Case law dictates that taxpayer and government appraisers faced with a Section 2703 challenge need to demonstrate comparability of terms with arm's length agreements by pointing to specific examples. Testimony by an expert based solely on personal experience is not likely to be viewed as sufficient evidence. Fortunately for tax counsel and appraisers, a population of publicly available partnership agreements exists from which to build a position on comparability. The analysis of ROFR terms illustrates how appraisers may use publicly available LP agreements to ascertain common business practices. Clearly, other provisions such as transfer restrictions, length of term and rights to withdraw could be tested in a similar manner. When challenged by the government, it's the responsibility of the taxpayer seeking a reduction in value to demonstrate that the discount-generating provisions are not unusual. An investigation of public partnership agreements and presentation of hard evidence in the form of documented transactions will provide the best chance of satisfying Section 2703's safe harbor requirements.

Endnotes

  1. Treasury Regulations Section 25.2703-1(a)(1).
  2. Treas. Regs. Section 25.2703-1(a)(2)(i).
  3. To meet this exception, the property owned by those individuals must be subject to the right or restriction to the same extent as the property owned by the transferor. Treas. Regs. Section 25.2703-1(b)(3).
  4. A right of first refusal (ROFR) may also be referred to as a purchase option, right of first offer or option to acquire, among others.
  5. Note that the extent of any discount would be affected by other factors, including the nature and amount of the collateral securing the promissory note. Unfortunately, detailed terms addressing such factors are conspicuously absent from many family limited partnership (FLP) agreements.
  6. Estate of Church v. United States, 85 A.F.T.R.2d 2000-804 (W.D. Tex. 2000).
  7. Estate of Strangi v. Commissioner, 115 T.C. 478 (2000), aff'd in part, rev'd on other issues, 293 F.3d 279 (5th Cir. 2002).
  8. Estate of Blount v. Comm'r, T.C. Memo. 2004-116, aff'd in part, rev'd on other issues, 428 F.3d 1338 (11th Cir. 2005).
  9. Estate of Smith v. U.S., 94 A.F.T.R.2d 5283 (2004), rehearing on other issues, 96 A.F.T.R.2d 6549 (W.D. PA 2005).
  10. Holman v. Comm'r, 130 T.C. 170 (2008).
  11. On April 7, 2010, the U.S. Court of Appeals for the Eighth Circuit issued an opinion affirming the Tax Court's decision that the Holman FLP didn't satisfy the requirements of Section 2703(b)(1). As a result, the court determined that it didn't need to address the additional requirements of Section 2703, including the comparability test under Section 2703(b)(3).
  12. Treas. Regs. Section 25.2703-1(b)(4)(i).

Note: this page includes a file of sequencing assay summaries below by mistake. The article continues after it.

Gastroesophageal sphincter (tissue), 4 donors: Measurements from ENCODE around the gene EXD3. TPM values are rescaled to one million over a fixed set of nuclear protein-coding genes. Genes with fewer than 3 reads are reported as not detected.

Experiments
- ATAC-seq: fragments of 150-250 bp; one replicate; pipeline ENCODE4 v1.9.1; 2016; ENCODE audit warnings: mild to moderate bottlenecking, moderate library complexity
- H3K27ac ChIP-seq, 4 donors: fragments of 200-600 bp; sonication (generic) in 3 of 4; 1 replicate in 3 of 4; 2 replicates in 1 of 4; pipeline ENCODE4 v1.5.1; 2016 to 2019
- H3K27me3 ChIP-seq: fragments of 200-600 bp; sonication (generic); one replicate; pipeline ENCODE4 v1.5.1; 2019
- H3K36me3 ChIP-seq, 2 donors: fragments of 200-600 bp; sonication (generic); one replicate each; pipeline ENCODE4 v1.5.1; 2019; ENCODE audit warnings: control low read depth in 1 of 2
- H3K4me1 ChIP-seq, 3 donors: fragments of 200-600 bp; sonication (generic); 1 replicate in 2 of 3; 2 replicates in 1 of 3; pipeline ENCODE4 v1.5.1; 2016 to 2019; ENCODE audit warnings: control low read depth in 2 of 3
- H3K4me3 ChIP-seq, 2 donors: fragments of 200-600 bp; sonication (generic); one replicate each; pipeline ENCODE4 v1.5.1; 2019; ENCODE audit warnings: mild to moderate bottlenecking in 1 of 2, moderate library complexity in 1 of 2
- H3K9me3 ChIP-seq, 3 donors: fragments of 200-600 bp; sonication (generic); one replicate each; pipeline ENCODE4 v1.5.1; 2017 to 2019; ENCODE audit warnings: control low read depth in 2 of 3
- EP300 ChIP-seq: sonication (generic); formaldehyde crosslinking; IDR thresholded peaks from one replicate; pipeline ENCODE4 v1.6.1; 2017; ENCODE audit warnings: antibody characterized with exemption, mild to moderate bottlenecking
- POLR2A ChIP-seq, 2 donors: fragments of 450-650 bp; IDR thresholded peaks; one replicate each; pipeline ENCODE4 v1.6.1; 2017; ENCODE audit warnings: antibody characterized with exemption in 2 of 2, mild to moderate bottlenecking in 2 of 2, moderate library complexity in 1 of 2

13. Treas. Regs. Section 25.2703-1(b)(4)(ii).
  14. While agreements generally appear to be fully executed, some were filed without formal signature.

Francis X. Burns, far left, is a vice president, Gabriel T. Ratliff is a senior associate and Julia R. Rowe is an associate in the Chicago office of Charles River Associates

Extended Payouts

These terms may impact the value of the partnership interest

If the interest paid by the acquiring partnership isn't commensurate with expected returns, the total present value of annual payments under the note is worth less than the partnership interest's fair market value.

Payment Number Outstanding Principal Principal Received Interest Received Total Received Discount Cash Factor at 8% Present Value
1 $1,000,000 $180,975 $50,000 $230,975 0.926 $213,883
2 819,025 190,024 40,951 230,975 0.857 197,945
3 629,002 199,525 31,450 230,975 0.794 183,394
4 429,477 209,501 21,474 230,975 0.735 169,766
5 219,976 219,976 10,999 230,975 0.681 157,294
Present value of promissory note: $922,282
Purchase price: $1,000,000
Present value as a percent of purchase price 92.2%
Implied discount 7.8%
Interest rate of promissory note: 5.0%
Required rate of return on collateral: 8.0%

— Francis X. Burns, Gabriel T. Ratliff & Julia R. Rowe

SPOT LIGHT

In Profile — Gerard Pieter Adolfs' 40 cm. by 30 cm. oil on canvas, “Vrouw uit Oost Java, Soerabaja,” sold for £3,250 (approximately $4,164) at Christie's “Nineteen to Now, Art from the 19th, 20th and 21st Centuries Including Topographical Observations,” in Amsterdam on Sept. 7, 2010. Adolfs spent his childhood in Java and used the Javanese people and landscape as subjects for his paintings.

Limited Partnership Agreements: What We Found

Here are the results of our review of over 1,000 publicly available LP agreements

Summary of Partnership Agreement Review
Count
Total partnership agreements 1,006
Agreements with right of first refusal provisions 68
Agreements allowing installment payments 5
Unrelated-party agreements allowing installment payments 2

— Francis X. Burns, Gabriel T. Ratliff & Julia R. Rowe